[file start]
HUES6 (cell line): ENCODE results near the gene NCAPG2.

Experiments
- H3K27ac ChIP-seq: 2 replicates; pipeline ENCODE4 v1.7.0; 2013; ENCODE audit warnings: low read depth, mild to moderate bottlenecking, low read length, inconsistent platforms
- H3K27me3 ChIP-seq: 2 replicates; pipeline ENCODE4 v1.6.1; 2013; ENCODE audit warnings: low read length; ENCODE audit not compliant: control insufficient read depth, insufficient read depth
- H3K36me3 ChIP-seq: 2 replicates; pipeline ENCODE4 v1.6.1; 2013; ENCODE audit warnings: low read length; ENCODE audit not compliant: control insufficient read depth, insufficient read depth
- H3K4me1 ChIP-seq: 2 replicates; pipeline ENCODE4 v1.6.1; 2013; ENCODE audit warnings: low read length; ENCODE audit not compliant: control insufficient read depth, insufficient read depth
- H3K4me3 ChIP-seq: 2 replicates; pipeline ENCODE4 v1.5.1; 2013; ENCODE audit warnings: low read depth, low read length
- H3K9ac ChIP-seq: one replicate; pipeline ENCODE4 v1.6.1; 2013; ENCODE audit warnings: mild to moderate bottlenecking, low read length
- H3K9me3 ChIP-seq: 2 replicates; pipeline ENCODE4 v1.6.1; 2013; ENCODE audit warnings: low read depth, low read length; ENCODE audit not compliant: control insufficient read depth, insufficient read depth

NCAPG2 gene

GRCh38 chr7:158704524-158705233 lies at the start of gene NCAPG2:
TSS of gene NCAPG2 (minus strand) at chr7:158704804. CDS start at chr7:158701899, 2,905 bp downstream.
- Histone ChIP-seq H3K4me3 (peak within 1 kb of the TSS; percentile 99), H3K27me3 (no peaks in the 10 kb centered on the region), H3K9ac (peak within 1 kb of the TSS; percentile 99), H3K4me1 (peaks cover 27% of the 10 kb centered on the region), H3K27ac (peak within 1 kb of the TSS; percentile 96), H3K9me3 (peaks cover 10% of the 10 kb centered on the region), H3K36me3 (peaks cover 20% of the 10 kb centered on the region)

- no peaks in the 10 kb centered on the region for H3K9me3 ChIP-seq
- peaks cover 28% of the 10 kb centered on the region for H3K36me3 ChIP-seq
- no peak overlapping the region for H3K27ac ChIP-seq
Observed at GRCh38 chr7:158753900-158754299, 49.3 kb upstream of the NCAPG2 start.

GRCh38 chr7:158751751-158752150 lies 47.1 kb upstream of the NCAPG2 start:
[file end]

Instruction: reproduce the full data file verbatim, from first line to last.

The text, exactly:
HUES6 (cell line): ENCODE results near the gene NCAPG2.

Experiments
- H3K27ac ChIP-seq: 2 replicates; pipeline ENCODE4 v1.7.0; 2013; ENCODE audit warnings: low read depth, mild to moderate bottlenecking, low read length, inconsistent platforms
- H3K27me3 ChIP-seq: 2 replicates; pipeline ENCODE4 v1.6.1; 2013; ENCODE audit warnings: low read length; ENCODE audit not compliant: control insufficient read depth, insufficient read depth
- H3K36me3 ChIP-seq: 2 replicates; pipeline ENCODE4 v1.6.1; 2013; ENCODE audit warnings: low read length; ENCODE audit not compliant: control insufficient read depth, insufficient read depth
- H3K4me1 ChIP-seq: 2 replicates; pipeline ENCODE4 v1.6.1; 2013; ENCODE audit warnings: low read length; ENCODE audit not compliant: control insufficient read depth, insufficient read depth
- H3K4me3 ChIP-seq: 2 replicates; pipeline ENCODE4 v1.5.1; 2013; ENCODE audit warnings: low read depth, low read length
- H3K9ac ChIP-seq: one replicate; pipeline ENCODE4 v1.6.1; 2013; ENCODE audit warnings: mild to moderate bottlenecking, low read length
- H3K9me3 ChIP-seq: 2 replicates; pipeline ENCODE4 v1.6.1; 2013; ENCODE audit warnings: low read depth, low read length; ENCODE audit not compliant: control insufficient read depth, insufficient read depth

NCAPG2 gene

GRCh38 chr7:158704524-158705233 lies at the start of gene NCAPG2:
TSS of gene NCAPG2 (minus strand) at chr7:158704804. CDS start at chr7:158701899, 2,905 bp downstream.
- Histone ChIP-seq H3K4me3 (peak within 1 kb of the TSS; percentile 99), H3K27me3 (no peaks in the 10 kb centered on the region), H3K9ac (peak within 1 kb of the TSS; percentile 99), H3K4me1 (peaks cover 27% of the 10 kb centered on the region), H3K27ac (peak within 1 kb of the TSS; percentile 96), H3K9me3 (peaks cover 10% of the 10 kb centered on the region), H3K36me3 (peaks cover 20% of the 10 kb centered on the region)

- no peaks in the 10 kb centered on the region for H3K9me3 ChIP-seq
- peaks cover 28% of the 10 kb centered on the region for H3K36me3 ChIP-seq
- no peak overlapping the region for H3K27ac ChIP-seq
Observed at GRCh38 chr7:158753900-158754299, 49.3 kb upstream of the NCAPG2 start.

GRCh38 chr7:158751751-158752150 lies 47.1 kb upstream of the NCAPG2 start: